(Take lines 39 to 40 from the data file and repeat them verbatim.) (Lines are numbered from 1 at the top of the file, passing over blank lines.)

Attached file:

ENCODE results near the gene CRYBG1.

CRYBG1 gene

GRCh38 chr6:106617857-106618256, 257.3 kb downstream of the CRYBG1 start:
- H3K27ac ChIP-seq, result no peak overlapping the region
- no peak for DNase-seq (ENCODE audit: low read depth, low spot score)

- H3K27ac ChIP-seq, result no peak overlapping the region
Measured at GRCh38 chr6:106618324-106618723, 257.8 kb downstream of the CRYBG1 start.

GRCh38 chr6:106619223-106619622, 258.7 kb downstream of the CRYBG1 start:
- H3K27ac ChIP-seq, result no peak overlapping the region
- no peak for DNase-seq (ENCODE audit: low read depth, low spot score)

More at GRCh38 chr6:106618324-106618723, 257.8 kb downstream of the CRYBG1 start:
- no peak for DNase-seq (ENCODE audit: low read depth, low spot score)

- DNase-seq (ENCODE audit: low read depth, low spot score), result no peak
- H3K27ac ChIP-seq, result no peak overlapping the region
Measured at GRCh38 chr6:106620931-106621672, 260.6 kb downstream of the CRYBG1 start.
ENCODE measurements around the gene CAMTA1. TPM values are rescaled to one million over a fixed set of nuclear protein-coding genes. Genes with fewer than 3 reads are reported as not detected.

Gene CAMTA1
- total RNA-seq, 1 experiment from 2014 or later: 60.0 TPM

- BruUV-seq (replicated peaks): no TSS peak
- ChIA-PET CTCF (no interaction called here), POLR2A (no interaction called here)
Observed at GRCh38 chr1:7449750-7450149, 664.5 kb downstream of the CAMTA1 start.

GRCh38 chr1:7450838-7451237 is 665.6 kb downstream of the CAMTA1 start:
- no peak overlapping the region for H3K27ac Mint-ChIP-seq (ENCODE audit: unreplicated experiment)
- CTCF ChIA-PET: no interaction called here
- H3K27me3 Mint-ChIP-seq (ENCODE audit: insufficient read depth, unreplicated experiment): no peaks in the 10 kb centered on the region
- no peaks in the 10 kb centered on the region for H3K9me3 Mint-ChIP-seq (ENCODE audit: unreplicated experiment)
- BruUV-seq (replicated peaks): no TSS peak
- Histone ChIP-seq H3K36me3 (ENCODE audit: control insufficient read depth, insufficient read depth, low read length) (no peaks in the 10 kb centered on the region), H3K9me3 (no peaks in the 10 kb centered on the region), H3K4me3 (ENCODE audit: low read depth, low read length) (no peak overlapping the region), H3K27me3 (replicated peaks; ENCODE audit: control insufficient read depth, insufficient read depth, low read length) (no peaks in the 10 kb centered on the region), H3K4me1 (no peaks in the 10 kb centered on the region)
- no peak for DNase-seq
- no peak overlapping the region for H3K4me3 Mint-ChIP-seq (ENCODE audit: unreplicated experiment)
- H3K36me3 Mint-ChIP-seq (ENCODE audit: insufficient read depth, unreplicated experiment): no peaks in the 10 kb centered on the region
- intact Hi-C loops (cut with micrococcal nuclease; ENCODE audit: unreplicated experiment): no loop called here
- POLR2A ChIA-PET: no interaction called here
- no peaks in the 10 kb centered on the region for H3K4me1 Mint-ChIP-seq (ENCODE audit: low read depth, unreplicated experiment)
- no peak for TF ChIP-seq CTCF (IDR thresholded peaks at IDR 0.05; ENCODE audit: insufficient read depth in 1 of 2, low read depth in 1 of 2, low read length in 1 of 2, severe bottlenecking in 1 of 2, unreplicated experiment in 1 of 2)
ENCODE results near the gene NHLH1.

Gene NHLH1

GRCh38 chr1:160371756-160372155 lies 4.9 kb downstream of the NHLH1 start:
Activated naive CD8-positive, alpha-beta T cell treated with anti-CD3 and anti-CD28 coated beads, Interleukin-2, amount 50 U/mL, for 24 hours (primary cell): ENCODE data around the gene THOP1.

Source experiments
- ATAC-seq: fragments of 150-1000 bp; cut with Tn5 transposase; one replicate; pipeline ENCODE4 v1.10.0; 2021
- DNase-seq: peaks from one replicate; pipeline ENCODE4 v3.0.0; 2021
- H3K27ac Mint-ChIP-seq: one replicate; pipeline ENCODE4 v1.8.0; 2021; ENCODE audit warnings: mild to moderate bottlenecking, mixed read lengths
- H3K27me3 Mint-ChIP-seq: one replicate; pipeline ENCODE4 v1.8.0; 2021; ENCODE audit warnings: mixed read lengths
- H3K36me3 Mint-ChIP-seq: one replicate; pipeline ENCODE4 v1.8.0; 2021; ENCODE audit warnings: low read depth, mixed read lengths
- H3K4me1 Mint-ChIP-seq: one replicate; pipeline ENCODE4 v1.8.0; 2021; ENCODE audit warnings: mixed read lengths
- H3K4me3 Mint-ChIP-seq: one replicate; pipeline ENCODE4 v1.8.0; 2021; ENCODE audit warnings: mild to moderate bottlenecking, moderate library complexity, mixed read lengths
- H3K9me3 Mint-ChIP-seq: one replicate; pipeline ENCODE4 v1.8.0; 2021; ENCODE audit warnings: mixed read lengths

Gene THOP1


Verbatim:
Activated naive CD8-positive, alpha-beta T cell treated with anti-CD3 and anti-CD28 coated beads, Interleukin-2, amount 50 U/mL, for 24 hours (primary cell): ENCODE data around the gene THOP1.

Source experiments